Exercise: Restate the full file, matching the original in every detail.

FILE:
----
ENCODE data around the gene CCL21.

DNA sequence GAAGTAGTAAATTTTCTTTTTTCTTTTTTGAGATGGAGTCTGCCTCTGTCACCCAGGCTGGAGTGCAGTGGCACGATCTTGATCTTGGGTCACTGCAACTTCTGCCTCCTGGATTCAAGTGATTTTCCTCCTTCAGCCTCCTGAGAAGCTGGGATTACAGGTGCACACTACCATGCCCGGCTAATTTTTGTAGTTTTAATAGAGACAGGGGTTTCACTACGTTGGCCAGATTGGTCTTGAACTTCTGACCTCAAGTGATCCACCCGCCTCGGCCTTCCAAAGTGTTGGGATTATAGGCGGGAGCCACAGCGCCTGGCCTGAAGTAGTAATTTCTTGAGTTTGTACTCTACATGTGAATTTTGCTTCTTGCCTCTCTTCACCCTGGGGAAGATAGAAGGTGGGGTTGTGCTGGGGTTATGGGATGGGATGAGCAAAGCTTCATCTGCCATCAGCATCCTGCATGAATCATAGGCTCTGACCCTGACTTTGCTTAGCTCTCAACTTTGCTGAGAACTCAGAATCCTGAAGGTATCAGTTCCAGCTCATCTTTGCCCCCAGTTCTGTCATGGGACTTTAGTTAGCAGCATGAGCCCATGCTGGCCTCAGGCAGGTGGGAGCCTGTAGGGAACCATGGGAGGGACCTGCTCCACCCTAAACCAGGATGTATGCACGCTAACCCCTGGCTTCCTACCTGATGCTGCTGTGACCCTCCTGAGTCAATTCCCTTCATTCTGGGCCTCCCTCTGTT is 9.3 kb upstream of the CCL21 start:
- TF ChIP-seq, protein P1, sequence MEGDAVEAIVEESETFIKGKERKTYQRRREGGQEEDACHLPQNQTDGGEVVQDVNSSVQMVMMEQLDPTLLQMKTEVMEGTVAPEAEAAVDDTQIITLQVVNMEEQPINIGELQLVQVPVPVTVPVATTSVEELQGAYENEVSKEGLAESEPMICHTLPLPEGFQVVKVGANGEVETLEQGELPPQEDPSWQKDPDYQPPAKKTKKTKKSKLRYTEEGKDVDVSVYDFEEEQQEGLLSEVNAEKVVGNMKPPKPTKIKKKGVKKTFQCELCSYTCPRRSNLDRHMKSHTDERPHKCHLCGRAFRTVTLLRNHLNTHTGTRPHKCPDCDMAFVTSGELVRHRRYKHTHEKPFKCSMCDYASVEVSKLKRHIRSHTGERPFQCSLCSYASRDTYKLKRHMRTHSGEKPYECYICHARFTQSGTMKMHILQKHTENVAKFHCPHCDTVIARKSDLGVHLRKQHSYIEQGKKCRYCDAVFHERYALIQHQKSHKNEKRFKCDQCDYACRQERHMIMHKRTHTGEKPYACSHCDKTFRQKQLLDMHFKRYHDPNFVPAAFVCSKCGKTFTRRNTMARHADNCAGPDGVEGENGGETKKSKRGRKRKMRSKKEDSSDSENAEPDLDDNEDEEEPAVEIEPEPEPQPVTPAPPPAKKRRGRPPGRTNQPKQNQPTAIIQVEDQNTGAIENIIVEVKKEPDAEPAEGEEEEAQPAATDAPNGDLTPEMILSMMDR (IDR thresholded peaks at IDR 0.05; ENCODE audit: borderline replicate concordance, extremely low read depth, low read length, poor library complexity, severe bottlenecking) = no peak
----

ENCODE data around the gene CCL21.

DNA sequence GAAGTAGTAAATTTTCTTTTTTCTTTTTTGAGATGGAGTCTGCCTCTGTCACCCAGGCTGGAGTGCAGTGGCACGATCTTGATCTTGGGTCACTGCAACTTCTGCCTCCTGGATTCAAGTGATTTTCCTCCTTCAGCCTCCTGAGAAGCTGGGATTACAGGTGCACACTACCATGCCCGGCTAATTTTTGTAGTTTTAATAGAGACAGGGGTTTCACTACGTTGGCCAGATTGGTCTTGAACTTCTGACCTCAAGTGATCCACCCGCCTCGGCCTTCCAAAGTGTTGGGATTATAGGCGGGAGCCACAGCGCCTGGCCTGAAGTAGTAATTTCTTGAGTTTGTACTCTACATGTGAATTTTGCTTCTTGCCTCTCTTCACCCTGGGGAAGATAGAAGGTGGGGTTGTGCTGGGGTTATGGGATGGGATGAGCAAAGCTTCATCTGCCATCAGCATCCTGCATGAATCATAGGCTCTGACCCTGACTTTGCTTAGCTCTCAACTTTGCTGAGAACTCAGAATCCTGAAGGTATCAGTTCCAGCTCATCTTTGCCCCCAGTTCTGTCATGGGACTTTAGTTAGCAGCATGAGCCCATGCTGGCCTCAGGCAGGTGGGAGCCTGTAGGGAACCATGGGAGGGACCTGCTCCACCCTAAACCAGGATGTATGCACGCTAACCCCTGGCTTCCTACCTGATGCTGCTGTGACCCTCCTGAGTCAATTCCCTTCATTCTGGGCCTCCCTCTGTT is 9.3 kb upstream of the CCL21 start:
- TF ChIP-seq, protein P1, sequence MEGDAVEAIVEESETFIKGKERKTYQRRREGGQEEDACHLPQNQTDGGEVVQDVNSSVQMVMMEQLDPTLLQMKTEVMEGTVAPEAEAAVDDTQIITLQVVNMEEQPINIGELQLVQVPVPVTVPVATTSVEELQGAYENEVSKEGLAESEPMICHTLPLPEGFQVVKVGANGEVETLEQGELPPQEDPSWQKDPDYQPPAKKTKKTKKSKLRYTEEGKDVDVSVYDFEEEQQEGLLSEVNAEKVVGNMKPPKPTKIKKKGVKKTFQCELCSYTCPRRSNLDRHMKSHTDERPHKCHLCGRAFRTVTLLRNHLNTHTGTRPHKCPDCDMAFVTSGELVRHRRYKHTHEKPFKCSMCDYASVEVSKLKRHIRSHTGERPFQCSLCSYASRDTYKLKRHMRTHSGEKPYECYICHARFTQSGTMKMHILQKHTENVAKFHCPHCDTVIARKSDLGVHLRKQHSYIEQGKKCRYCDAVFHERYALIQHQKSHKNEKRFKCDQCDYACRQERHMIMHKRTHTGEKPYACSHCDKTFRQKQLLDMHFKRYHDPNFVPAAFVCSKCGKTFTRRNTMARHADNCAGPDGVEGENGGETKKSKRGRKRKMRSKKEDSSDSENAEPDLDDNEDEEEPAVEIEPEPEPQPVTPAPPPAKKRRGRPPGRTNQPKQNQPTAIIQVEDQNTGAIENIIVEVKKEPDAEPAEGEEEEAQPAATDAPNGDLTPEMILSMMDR (IDR thresholded peaks at IDR 0.05; ENCODE audit: borderline replicate concordance, extremely low read depth, low read length, poor library complexity, severe bottlenecking) = no peak